What's the trick for painting front doors?

I realised that of all the jobs I've done over the years, I've never painted a front door. It shouldn't be difficult, of course, but I find that paint always takes a lot longer than the quoted time to dry properly, and front doors need to be closed at some stage or another, well within that time frame. So is there a way to get around this, or do you just hope it doesn't stick to the frame permanently when it's closed overnight?
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On 11/08/2014 19:55, GMM wrote:

washing up liquid
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On 11/08/2014 19:55, GMM wrote:

Build a porch, so you have two front doors.
Alternatively, you can use polythene sheet to stop the paint sticking.
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GMM wrote:

I used plumbers' PTFE tape.
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On Monday, August 11, 2014 7:55:54 PM UTC+1, GMM wrote:

Fit a UPVC door ;)
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On Monday, August 11, 2014 7:55:54 PM UTC+1, GMM wrote:

I closed mine enough so it looked closed from the outside, but wasn't quite touching, then fixed it with a big screw between the door and the jamb on the latch side.
Then put a pile of saucepans balanced against the inside.
Owain
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On Mon, 11 Aug 2014 19:55:54 +0100, GMM <GlMiMa-AT-yahoo.co.uk> wrote:

Paint it nice and early on a good drying day. Wedge it open against the security chain. At night, run parcel tape around the doorframe just in case parts are still sticky, then close the door against the parceltape for the night.
Nick
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On Mon, 11 Aug 2014 19:55:54 +0100, GMM wrote:

Painted ours last week. Painted at lunchtime, left open until evening. No problem when we closed it.
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On 12/08/2014 00:21, Bob Eager wrote:

So what was the trick? I find that even the quick drying water-based paints take far longer than the claim on the can to dry to the point where surfaces can be put against each other without sticking (then pulling bits off). I'm a bit constrained on this one, as I have to keep the same colour (-ish) due to conservation area rules, though I'm very tempted to strip it right back to wood as the finish seems to have poor adhesion to the primer/undercoat beneath it.
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How about when you opened it again?

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GMM wrote:

I have a very heavy machine which I drove into position behind the door.
Bill
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Well any door has this problem and although you will never get them to not stick at al, the most successful method I've seen is a kind of paper that appears greasy to the touch in the frame where the door fits. I'm sure this stuff has a name but I have no idea what it is!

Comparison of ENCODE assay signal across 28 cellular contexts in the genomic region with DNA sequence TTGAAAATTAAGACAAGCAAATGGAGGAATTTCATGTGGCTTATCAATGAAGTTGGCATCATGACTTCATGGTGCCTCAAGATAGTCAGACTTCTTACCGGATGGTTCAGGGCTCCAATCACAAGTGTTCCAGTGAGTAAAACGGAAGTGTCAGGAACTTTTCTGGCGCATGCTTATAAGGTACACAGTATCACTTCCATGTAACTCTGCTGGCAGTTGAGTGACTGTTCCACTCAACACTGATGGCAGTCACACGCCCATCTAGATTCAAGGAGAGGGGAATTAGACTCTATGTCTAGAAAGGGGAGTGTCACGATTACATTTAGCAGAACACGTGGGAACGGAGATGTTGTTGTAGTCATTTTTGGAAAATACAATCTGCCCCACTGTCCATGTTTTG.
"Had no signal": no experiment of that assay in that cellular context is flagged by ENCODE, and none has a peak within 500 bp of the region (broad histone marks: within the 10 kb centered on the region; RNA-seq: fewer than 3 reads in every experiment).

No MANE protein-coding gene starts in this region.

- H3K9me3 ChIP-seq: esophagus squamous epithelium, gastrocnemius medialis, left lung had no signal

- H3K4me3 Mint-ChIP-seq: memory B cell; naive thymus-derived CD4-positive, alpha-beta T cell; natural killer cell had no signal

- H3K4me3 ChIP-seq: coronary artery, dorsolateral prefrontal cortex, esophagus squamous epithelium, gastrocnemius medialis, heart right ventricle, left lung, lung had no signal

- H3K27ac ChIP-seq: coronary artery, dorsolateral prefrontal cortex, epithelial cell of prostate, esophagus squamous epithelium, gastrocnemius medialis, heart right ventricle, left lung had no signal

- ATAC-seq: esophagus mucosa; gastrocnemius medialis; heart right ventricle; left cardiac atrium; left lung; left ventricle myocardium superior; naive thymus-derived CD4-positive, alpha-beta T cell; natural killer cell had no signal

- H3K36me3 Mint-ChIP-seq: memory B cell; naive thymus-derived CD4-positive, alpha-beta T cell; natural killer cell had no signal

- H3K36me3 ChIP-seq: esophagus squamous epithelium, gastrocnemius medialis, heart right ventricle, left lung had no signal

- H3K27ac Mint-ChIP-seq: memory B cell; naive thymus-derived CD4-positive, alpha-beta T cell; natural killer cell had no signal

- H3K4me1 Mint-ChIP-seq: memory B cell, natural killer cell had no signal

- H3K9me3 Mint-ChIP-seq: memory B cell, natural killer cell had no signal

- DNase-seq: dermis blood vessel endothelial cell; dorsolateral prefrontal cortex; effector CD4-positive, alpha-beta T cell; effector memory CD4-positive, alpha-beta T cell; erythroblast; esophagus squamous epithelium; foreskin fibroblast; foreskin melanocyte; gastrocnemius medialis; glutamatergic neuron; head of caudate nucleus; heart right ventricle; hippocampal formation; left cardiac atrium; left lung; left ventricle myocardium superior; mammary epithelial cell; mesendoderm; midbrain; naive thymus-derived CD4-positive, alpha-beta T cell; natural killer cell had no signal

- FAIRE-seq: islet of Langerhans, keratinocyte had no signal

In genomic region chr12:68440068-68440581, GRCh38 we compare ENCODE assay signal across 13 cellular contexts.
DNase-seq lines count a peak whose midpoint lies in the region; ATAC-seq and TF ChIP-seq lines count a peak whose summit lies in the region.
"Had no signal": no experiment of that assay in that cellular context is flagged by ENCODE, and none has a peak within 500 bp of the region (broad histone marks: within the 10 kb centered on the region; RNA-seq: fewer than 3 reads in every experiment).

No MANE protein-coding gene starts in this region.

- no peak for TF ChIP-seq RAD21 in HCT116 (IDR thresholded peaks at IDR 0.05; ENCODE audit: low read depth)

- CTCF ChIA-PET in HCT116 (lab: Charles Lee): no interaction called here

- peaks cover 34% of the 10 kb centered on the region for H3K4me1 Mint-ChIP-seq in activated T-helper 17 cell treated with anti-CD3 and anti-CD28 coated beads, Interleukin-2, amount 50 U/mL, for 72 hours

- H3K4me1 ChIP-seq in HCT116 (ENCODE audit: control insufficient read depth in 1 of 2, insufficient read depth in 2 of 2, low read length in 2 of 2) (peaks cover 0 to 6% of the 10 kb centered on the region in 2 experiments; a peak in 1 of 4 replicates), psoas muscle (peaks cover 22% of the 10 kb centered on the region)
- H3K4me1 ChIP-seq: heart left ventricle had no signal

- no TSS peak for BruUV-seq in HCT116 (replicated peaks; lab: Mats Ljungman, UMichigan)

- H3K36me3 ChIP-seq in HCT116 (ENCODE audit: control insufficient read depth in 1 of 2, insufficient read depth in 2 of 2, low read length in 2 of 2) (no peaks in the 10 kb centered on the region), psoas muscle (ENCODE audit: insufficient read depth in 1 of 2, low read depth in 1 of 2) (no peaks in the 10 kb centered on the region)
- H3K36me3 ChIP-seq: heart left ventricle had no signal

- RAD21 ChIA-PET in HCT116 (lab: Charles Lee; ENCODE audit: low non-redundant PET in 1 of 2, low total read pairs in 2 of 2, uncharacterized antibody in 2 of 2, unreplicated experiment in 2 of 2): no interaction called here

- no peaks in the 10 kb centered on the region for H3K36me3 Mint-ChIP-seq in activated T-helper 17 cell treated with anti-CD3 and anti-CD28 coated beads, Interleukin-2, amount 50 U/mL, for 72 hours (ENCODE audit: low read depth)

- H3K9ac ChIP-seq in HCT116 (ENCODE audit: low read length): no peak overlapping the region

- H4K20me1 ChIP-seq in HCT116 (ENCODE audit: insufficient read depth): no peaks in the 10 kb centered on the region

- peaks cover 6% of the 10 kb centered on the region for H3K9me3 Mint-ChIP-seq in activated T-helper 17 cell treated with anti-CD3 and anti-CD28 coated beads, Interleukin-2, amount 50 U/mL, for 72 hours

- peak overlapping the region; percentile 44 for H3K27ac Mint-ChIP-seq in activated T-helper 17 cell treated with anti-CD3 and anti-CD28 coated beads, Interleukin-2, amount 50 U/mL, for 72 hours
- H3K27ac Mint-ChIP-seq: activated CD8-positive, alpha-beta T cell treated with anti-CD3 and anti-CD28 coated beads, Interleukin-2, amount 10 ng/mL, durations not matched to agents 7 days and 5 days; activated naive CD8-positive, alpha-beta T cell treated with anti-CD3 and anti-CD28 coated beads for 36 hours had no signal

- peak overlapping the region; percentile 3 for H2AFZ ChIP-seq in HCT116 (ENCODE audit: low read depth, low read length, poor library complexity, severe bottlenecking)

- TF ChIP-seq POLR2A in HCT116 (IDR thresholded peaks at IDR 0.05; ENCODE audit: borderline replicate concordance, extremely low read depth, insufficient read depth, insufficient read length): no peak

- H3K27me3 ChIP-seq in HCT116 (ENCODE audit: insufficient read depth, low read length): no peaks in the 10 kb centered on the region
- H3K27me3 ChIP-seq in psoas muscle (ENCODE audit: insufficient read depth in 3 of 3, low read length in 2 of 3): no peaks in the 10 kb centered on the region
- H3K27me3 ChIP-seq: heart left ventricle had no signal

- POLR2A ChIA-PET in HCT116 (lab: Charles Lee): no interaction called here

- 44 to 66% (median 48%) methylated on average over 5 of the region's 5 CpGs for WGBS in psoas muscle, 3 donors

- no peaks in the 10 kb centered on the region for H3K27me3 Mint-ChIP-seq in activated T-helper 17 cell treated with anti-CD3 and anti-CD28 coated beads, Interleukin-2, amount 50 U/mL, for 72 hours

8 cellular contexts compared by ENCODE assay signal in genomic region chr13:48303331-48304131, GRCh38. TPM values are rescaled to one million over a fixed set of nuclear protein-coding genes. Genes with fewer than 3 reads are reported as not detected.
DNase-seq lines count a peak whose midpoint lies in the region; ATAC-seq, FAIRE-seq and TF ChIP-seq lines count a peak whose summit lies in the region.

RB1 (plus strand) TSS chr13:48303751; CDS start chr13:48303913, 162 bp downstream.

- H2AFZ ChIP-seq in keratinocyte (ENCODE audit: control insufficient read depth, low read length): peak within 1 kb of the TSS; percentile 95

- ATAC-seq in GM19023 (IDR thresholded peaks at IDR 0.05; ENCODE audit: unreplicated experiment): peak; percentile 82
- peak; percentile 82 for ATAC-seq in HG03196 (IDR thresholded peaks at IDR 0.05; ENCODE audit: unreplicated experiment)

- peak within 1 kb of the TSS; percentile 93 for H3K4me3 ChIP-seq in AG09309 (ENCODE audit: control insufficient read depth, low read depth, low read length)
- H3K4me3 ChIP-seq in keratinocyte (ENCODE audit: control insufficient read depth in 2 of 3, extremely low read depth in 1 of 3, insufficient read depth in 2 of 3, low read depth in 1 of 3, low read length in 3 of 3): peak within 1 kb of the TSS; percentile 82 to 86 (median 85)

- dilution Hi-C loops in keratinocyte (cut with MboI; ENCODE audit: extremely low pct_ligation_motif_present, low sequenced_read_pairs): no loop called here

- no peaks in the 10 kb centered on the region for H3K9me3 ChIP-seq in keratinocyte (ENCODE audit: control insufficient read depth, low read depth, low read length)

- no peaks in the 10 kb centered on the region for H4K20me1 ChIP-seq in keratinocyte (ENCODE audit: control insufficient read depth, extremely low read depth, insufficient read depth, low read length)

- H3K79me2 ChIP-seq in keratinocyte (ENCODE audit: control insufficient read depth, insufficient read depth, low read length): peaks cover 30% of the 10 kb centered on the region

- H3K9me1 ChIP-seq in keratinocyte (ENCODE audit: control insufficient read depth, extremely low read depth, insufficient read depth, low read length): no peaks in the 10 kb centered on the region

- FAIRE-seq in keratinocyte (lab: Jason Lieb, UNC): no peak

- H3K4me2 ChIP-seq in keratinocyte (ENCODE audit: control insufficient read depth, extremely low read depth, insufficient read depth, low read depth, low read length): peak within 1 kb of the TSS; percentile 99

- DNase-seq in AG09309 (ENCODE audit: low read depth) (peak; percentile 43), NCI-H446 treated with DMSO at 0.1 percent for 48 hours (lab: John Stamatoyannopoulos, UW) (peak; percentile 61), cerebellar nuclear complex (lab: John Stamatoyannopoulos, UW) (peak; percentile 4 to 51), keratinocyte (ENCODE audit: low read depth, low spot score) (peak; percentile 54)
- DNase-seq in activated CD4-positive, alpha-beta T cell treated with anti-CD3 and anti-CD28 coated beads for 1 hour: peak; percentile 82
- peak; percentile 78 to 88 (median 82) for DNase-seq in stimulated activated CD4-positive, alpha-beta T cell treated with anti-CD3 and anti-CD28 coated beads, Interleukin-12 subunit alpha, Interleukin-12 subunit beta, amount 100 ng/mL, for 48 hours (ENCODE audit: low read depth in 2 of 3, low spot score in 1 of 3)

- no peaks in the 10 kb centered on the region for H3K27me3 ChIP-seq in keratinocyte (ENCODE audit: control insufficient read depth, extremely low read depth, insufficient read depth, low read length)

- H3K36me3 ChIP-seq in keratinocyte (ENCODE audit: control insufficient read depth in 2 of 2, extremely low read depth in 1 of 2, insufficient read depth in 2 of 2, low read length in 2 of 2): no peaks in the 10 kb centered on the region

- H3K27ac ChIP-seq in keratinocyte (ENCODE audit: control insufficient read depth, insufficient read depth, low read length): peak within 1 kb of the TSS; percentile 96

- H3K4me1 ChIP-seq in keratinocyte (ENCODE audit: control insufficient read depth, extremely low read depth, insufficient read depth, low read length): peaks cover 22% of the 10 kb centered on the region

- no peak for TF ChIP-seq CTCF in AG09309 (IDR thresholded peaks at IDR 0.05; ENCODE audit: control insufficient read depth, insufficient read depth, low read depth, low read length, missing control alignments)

It feels rather like the stuff that label backings are made from but on both sides. Brian
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On 12/08/2014 07:09, Brian Gaff wrote:

I'm thinking double-sided tape with the backing left on might be the stuff then. I can feel an experiment coming on.
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On 12/08/2014 07:09, Brian Gaff wrote:

Siliconised paper? You can buy that as a non-stick cooking sheet.
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It's also available in a 2 or 3 inch wide roll (for lining the sides of cake tins)- much easier than cutting sheets of the stuff and taping them together.
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That will cost yer though... Brian
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Erm, I do hope you jest. One of the main issues with fresh paint when I was young was that various pets seemed to like to leave their fur/hair all over it. Brian
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On Tuesday, August 12, 2014 7:14:18 AM UTC+1, Brian Gaff wrote:

I spake not in jest but in truth. Not sure where pets came into it (I had none) but not sure which is harder - getting cat fur out of emulsion paint, or getting emulsion paint out of cat's fur.
Owain
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That sounds a bit more economic.
Brian
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On Mon, 11 Aug 2014 19:55:54 +0100, GMM <GlMiMa-AT-yahoo.co.uk> wrote:

An identical front door kept in reserve that can be painted flat and left to dry for weeks. (it's the way the door of Number 10 Downing Street is done)
Or live in a pikey free area, leave the door open and tape plastic sheeting over the opening to keep wildlife out.
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